For the longest time, I was looking for “Love”. Love as defined by conquers-all slogans and happily-ever-after epitaphs. Love as defined by grand romantic gestures, passionate embraces; rom-coms, stories and fairy tales.

I never found it, of course.  Sure, there was innocence and magic, high-hopes and butterflies but always the rose-tinted veneer soon faded and I was inevitably left a little disenchanted.

If we imbue meaning into words with repeated conditioning and exposure, then “Love” by that rationale included a divorce before I was two, followed by a custody battle that was ugly and tense years after the judge finally slammed down his gavel. Both my parents’ second marriages failed, and even though my mom knocked it out of the ballpark with the third, still in love after 26 years, the groove had already been carved; the etch honed and definition ingrained.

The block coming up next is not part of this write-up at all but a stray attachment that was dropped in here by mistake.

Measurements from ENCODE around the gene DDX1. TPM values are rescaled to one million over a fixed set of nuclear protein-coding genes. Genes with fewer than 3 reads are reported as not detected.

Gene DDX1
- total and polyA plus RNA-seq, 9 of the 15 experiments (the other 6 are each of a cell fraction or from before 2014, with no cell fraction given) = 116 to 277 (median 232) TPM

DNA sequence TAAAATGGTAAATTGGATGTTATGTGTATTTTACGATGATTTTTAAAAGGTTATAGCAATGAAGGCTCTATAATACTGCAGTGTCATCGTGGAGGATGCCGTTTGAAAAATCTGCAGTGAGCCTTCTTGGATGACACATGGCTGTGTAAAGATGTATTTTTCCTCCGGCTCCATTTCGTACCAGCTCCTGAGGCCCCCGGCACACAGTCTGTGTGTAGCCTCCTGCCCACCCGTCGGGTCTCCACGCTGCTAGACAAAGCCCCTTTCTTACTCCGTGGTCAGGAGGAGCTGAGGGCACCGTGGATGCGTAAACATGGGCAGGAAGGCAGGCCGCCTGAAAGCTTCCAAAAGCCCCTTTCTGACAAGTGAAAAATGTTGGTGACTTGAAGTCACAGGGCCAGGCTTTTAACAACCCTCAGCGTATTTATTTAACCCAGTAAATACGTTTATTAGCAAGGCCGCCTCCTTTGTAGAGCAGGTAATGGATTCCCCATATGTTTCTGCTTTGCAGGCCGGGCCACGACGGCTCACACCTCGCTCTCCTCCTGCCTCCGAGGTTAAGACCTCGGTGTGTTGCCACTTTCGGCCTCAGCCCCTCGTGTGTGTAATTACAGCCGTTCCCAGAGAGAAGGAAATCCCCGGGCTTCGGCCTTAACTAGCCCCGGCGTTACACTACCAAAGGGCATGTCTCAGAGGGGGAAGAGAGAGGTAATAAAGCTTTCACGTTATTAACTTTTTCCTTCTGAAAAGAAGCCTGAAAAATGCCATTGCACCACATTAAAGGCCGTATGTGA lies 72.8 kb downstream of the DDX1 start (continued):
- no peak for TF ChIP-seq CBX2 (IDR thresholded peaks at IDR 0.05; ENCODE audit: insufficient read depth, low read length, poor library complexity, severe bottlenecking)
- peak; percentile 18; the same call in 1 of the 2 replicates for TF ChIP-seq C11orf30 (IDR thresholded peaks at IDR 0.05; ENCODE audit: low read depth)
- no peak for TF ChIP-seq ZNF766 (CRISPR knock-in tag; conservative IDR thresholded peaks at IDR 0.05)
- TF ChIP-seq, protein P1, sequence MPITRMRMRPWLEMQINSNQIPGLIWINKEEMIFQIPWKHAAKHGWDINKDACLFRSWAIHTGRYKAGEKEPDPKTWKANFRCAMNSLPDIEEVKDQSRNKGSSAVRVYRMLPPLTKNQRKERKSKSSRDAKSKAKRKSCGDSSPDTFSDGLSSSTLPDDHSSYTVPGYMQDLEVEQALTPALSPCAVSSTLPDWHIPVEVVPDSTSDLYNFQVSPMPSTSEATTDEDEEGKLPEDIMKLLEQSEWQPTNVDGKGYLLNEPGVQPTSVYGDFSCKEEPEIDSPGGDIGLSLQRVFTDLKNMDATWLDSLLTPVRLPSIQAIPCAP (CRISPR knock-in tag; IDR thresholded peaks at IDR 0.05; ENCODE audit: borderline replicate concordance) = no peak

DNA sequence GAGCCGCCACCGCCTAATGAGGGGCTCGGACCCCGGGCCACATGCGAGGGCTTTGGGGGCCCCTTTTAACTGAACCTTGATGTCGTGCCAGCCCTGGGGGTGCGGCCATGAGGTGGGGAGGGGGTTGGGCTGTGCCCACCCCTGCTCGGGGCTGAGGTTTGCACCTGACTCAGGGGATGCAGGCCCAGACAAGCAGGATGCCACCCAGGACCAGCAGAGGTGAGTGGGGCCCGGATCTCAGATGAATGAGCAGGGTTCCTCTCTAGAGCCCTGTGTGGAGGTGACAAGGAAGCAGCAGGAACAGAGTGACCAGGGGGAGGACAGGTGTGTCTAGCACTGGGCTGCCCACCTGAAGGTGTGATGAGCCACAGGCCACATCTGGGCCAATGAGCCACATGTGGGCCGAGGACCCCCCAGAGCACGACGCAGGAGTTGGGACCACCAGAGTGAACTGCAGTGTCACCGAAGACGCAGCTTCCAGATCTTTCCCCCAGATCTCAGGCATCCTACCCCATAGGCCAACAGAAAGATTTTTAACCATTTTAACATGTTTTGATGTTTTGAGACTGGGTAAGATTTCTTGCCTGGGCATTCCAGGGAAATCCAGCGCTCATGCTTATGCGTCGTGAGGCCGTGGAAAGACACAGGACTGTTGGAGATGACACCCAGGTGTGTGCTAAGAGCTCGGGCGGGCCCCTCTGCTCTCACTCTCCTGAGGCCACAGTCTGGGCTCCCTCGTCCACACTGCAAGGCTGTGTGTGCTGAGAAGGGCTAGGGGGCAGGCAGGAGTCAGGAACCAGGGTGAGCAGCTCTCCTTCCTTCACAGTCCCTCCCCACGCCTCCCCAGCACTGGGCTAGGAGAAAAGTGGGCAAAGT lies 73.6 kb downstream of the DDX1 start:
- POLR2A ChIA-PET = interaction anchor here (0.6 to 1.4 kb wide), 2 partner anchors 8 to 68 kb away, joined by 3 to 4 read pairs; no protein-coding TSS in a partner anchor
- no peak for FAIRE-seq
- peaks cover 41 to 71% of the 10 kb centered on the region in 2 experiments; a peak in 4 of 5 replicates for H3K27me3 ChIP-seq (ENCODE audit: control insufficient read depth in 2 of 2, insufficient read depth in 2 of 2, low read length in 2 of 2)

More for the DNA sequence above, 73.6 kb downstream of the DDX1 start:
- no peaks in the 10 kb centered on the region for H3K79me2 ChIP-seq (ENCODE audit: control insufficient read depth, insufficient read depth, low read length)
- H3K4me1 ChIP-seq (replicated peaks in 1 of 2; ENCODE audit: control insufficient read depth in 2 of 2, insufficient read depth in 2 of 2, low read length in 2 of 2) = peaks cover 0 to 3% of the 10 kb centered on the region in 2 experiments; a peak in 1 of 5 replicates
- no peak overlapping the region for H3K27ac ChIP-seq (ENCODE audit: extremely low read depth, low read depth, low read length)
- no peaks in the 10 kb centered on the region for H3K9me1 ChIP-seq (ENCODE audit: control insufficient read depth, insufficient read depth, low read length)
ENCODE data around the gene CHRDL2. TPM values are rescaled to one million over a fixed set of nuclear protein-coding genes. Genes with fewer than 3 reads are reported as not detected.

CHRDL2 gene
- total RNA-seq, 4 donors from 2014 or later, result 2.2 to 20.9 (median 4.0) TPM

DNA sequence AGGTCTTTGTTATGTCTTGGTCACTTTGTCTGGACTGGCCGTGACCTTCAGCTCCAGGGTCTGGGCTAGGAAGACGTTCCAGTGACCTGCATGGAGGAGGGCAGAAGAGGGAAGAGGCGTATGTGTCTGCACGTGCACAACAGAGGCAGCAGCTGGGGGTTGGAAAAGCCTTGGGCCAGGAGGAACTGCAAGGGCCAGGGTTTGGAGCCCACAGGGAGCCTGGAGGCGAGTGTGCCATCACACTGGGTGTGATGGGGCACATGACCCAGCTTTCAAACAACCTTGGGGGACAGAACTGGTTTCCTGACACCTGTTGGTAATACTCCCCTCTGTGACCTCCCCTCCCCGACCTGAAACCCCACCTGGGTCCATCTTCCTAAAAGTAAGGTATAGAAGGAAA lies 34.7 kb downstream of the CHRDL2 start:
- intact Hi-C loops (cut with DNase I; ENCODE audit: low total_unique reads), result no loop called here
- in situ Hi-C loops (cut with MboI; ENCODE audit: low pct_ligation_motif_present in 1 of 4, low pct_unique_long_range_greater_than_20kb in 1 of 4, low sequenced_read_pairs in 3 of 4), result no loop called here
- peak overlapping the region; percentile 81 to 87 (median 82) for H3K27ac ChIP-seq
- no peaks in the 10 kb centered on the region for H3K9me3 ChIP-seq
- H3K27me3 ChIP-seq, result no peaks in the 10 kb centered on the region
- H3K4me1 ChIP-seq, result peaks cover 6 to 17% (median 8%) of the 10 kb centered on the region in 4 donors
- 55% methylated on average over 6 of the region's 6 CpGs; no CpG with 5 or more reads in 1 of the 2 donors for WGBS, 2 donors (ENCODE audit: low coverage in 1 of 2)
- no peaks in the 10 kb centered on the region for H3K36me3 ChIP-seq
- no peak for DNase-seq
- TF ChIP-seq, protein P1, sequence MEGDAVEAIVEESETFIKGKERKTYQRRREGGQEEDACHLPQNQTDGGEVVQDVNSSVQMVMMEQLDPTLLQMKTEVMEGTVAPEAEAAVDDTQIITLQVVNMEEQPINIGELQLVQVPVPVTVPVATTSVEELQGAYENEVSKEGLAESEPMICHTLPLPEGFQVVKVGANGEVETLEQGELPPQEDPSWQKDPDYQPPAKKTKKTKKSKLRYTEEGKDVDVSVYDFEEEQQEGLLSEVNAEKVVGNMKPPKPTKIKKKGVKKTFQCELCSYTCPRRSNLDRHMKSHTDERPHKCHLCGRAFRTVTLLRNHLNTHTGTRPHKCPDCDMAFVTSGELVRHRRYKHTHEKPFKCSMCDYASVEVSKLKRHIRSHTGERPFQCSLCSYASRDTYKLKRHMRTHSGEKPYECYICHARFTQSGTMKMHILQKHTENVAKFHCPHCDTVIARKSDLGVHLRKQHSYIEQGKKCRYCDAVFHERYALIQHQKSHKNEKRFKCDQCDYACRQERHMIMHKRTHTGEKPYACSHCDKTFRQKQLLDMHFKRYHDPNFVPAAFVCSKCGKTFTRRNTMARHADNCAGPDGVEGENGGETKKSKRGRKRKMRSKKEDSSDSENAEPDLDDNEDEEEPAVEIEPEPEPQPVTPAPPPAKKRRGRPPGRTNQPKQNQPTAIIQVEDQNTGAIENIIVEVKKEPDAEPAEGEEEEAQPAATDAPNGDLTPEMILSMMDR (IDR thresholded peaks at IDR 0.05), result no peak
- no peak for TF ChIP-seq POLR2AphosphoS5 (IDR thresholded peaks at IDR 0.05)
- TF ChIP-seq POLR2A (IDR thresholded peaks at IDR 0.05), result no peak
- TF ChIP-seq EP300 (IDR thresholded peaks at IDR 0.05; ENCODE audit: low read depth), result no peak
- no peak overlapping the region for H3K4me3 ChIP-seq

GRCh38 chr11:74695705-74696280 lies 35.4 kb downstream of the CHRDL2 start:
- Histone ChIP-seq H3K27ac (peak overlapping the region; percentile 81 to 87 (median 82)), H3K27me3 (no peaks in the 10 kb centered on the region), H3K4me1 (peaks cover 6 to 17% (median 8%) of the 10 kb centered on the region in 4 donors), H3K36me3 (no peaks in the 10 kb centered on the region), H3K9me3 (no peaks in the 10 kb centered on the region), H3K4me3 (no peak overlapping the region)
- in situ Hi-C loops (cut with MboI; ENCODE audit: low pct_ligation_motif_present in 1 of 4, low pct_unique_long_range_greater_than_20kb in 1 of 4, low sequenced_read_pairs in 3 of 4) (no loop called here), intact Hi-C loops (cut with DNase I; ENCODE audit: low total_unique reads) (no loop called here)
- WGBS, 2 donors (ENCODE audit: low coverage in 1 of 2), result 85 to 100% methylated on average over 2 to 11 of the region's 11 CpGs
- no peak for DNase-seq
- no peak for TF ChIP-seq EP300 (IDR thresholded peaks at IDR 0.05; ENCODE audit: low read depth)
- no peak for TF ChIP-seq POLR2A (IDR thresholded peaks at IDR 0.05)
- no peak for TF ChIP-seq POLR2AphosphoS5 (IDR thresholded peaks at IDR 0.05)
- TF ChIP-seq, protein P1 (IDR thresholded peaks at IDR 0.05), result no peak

“Love” was not all it was cracked up to be.

And now, having been in a relationship for just over a year, I find myself having to reexamine definitions. Because I feel more regarded, listened to and cared for than in any other relationship I have ever been. And yet, we don’t talk about love.

Like, EVER.

He doesn’t hold my face in his hands or gaze dreamily into my eyes while whispering sweet nothings of adoration into my ears, but he puts lasers on the walls and plays punk-rock to set the mood. He doesn’t weep with gratitude or tremble in anticipation at the sight of me, but he does my laundry and he spoons me when I can’t sleep.  And though he may never blast Peter Gabriel out of a boom box over his head outside my bedroom window, he did once play music through the door of a Porta-Potty while I peed at a rock concert.